Stopping smoking is the most important thing you can do to improve your baby’s health, growth and development, and the good news is that both you and your baby will feel the benefits straight away.
Your oxygen levels will return to normal in as little as eight hours and in 24 hours your carbon monoxide levels go back to the level of a non-smoker. Stopping smoking will reduce the risk of complications for you and your baby.
Stopping smoking at any stage of your pregnancy gives you health benefits. If you stop in the first three months of pregnancy, your risk of having a low birth weight baby drops to that of a non-smoker. The earlier you stop smoking, the greater the benefit to you and your baby, but there are benefits to stopping at any point during pregnancy.
Don’t give up trying! If you want to stop smoking, and need some support, you can self-refer into our service. Fill in the form here and email to one of the addresses below and we'll be in touch.
Cigarette smoke contains more than 7,000 chemicals; at least 69 of these chemicals are known to cause cancer, and many are toxic. Carbon monoxide restricts the amount of oxygen that is able to reach your baby; with each cigarette you smoke reducing your baby’s oxygen supply for 20 minutes, which is very harmful. Nicotine is also contained in cigarettes; this is the substance that keeps you addicted. Smoking even one cigarette exposes both you and you baby to these chemicals.
Smoking when pregnant increases your risk of:
- Ectopic pregnancy
- Your baby being born with abnormalities
- A low birth weight baby (three times more likely) - a baby that is small due to smoking is more likely to have health problems when young and later in life
- Bleeding during the last months of pregnancy
- Premature birth
- Developing problems with your placenta
Once born, babies are at greater risk of:
- Sudden and unexplained death (SIDS) – as well as newborns this can happen in infants over 12 months and there is a greater risk if you or your partner smoke after the baby is born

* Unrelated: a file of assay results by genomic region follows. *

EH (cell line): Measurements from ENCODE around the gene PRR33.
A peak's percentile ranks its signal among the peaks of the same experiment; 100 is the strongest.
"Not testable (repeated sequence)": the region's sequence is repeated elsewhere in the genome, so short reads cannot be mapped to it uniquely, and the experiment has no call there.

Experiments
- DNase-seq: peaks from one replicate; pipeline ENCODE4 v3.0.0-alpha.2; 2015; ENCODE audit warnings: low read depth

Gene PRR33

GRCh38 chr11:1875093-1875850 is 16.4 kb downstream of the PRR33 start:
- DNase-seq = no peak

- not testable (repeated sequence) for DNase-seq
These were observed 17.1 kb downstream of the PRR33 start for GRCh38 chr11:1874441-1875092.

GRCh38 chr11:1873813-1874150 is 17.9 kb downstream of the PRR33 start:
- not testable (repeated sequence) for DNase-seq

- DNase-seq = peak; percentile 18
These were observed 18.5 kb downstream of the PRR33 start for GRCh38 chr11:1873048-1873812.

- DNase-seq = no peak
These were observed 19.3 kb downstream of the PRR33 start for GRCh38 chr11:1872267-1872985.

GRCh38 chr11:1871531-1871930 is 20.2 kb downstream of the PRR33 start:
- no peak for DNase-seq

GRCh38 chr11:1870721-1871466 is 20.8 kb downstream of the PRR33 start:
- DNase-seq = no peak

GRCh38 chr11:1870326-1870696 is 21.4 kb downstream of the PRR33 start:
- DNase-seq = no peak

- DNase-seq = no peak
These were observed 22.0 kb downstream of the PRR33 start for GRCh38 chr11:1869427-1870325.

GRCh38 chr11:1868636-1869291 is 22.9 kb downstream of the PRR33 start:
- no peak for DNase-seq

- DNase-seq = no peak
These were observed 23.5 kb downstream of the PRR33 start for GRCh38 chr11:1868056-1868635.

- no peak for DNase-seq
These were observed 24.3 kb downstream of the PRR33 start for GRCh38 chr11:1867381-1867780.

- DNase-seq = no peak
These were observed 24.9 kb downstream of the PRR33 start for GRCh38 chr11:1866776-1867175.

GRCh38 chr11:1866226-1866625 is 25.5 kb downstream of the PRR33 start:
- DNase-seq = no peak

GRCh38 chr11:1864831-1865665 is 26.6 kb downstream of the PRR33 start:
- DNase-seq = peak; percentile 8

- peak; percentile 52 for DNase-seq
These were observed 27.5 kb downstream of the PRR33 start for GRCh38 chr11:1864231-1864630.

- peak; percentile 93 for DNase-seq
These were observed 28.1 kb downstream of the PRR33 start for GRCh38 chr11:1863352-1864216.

- Asthma, chest and ear infections, pneumonia
- Being smaller, lighter and more prone to infections
- Having poorer lung function
- Behavioural problems such as ADHD (attention deficit hyperactivity disorder)
- Performing poorly at school
- Becoming smokers themselves when older
Exposure to other people’s tobacco smoke (passive smoking) can be harmful. Babies in the womb exposed to second-hand smoke have a higher risk of:
- Being stillborn or dying soon after birth
- Being born early
- Growth and health of the baby being affected
Ask smokers to support you by not smoking near you and avoid people who are smoking.
Our team of specialist smokefree pregnancy advisors can offer you one-to-one encouragement and support with things like setting a quit date, managing your cravings, and changing your routines and habits.
Our service is free to access and we can support you throughout your pregnancy and beyond. With NHS support, you will be three times more likely to succeed at stopping smoking than if you try alone.
We can advise you on which Nicotine Replacement Therapy (NRT) products would work best for you and will be provided free of charge. NRT medications are safe to use in pregnancy and:
- Can double your chances of quitting
- Do not contain harmful chemicals or carbon monoxide, they contain clean forms of nicotine, so are much safer for your baby than continuing to smoke
Speak to your midwife to refer you to our dedicated smokefree pregnancy service at any time during your pregnancy and after your baby arrives or contact us directly at firstname.lastname@example.org or bwc.stopsmokinguhb.nhs.net we will be in contact within a few days to start your journey to being smoke free.
Your partner or other close family members who smoke can support you by stopping too. They can receive support through the Smokefree Pregnancy Advisors or they can get support through www.nhs.uk/smokefree or phone the NHS Smoking Helpline on 0300 123 1044.
Carbon monoxide (CO) is the main risk factor of smoking in pregnancy. CO is a poisonous gas that you can’t see or smell and it is released when a cigarette burns. CO is absorbed into your lungs and is picked up by your red blood cells, in place of oxygen; this reduces the amount of oxygen getting to you and your baby, putting your baby’s tiny heart under strain. Your baby’s growth can be affected, with your baby being at risk of being born smaller and weaker.
A carbon monoxide reading will be taken at your first antenatal appointment and at follow up appointments to check your exposure to CO.